According to the Google Adwords blog, “Google Instant helps users find information faster by showing relevant results as a query is typed.” As the user types, Google populates results in the search bar. This is not a new feature and has been used in Firefox and Internet Explorer for some time. But the question remains, how will this impact SEM and SEO?
Will the click through rate change based on position? In the example below, position 4 is slightly above the “premium position.” As the user reads across the page, the first ad that is seen is in position 4. This could affect the CTR of the premium positions as position 3 is lower on the page, and depending on the user’s browser resolution, sometimes below the fold.
Google Instant will have an impact on the long tail. For years, a best practice of all SEM agencies has been to constantly add to the long tail, as those terms are further down the conversion funnel. Google Instant search gives users a reason to stop mid-query if they already see a relevant ad. For example, if a user searches for a “46 inch LG LCD TV,” he may see something else that catches his eye before finishing that query. In this case, where LG is in the top position for the aforementioned term, they are losing out on those folks who were shown other ads before finishing their queries. As all search engine marketers know, these shorter, less-qualified, unbranded terms are more expensive and more competitive than are longer, more qualified, and (in this case) branded terms. LG is not only fighting those competitors bidding on their brand terms, but also competitors bidding on head terms that are a part of their longer brand terms.
We all know that Quality Score is impacted by CTR. We also know that CTR is calculated by dividing clicks by impressions. Advertisers may get more impressions (inadvertently) for head terms because of the user clicking elsewhere on the page or stopping mid-query for a few seconds as something on the page has caught his eye. These are three cases in which Google defines an impression:
- The user begins to type a query on Google and clicks anywhere on the page (a search result, an ad, a spell correction, a related search).
- The user chooses a particular query by clicking the Search button, pressing Enter or selecting one of the predicted queries.
- The user stops typing, and the results are displayed for a minimum of 3 seconds.
While there is a domino effect resulting from an increase in impressions, the volume likely won’t be large enough to cause a monumental change in advertisers’ CPCs.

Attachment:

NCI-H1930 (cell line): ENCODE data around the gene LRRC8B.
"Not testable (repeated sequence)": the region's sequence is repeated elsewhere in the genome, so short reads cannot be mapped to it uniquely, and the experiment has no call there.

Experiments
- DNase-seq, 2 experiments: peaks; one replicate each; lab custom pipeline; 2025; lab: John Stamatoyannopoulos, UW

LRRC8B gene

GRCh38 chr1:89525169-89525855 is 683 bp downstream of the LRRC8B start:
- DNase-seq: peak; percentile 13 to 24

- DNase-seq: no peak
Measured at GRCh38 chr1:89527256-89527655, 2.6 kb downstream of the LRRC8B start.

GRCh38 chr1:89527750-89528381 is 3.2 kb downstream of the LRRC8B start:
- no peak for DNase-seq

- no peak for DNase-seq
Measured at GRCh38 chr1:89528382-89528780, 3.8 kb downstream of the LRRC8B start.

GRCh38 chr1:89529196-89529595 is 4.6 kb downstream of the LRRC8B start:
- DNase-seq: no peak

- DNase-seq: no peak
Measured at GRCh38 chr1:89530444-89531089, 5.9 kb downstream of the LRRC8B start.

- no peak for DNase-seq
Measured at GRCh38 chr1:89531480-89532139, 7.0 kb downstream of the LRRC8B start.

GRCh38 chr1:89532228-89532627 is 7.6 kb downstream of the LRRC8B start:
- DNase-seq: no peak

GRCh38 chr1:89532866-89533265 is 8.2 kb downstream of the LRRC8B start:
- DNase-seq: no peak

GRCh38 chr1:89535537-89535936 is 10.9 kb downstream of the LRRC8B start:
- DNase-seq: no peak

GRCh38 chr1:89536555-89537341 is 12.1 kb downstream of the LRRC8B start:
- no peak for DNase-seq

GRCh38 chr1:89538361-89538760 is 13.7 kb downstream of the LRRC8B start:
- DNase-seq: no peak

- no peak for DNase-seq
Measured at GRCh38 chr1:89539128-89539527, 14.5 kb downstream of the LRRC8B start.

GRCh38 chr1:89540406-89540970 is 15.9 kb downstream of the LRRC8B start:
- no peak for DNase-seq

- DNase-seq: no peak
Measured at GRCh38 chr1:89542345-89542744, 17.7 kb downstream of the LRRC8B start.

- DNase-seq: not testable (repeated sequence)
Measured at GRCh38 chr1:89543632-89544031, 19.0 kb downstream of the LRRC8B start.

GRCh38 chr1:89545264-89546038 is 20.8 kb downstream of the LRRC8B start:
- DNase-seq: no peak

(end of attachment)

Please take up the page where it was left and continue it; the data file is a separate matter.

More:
“Category Killers” and root words:
Since Google Instant displays results before the user finishes typing them, the root keywords of longer tail terms will be displayed more frequently. Let’s imagine a keyword like furniture and its derivates where the root is the first word of the phrase (ex. Furniture stores, furniture sets, furniture in Atlanta). Using Google Instant, the organic results for the keyword “furniture” will be displayed when users start typing any derivative. What’s the impact? The exact match volume for “furniture” is 9,140,000. Google Instant increases that exact match volume to (9,140,000 + Exact volumes of all keywords that start with the word “furniture”).
Long tail traffic:
Long tail keywords that contain a root word at or towards the beginning of the phrase will see a decline in traffic. For example, the phrase “ink cartridge for Canon Pixma MP250” will see the organic results for the keyword “ink cartridges,” unless they keep typing of course. If you optimized your site for “ink cartridges” this is a positive for your SEO program. If you optimized your site for long tail printer names on the other hand, this would hurt your strategy significantly.
Click through rates:
All results including top paid positions and organic listings are pushed further down the page. Instead of 4-5 listings being displayed above the fold you’re looking at 1-2, depending on your resolution. This change in CTR will impact how much effort SEOs are willing to put towards ranking for a particular keyword. Just like with paid search where you weight the CPC of the position against the business impact, SEOs have to weight how much additional effort it would take to increase a keyword one position versus the business impact.
So, do we abandon our long tail PPC strategy that has consistently proven successful for our clients across various verticals? No, it is too early to quantify the impact that Google Instant will have on our PPC campaigns. We instead keep a closer eye on the long tail, monitoring traffic, while buying all relevant head terms on exact match. This is something we already do, but we now have to place additional focus on head terms as well.
So, do we focus on position 4 instead of 1-3 for top terms? No, not until data supports it, right now this is purely theory.
The true impact of Google Instant on SEM and SEO still remains to be seen, but as it stands, this change will fundamentally rock the search community. With that said, search is still very much alive. Those that can identify and adjust to these changes will flourish in the next evolution of search.
Author: Ryan Woolley, vice president, group director of client services for Response Mine Interactive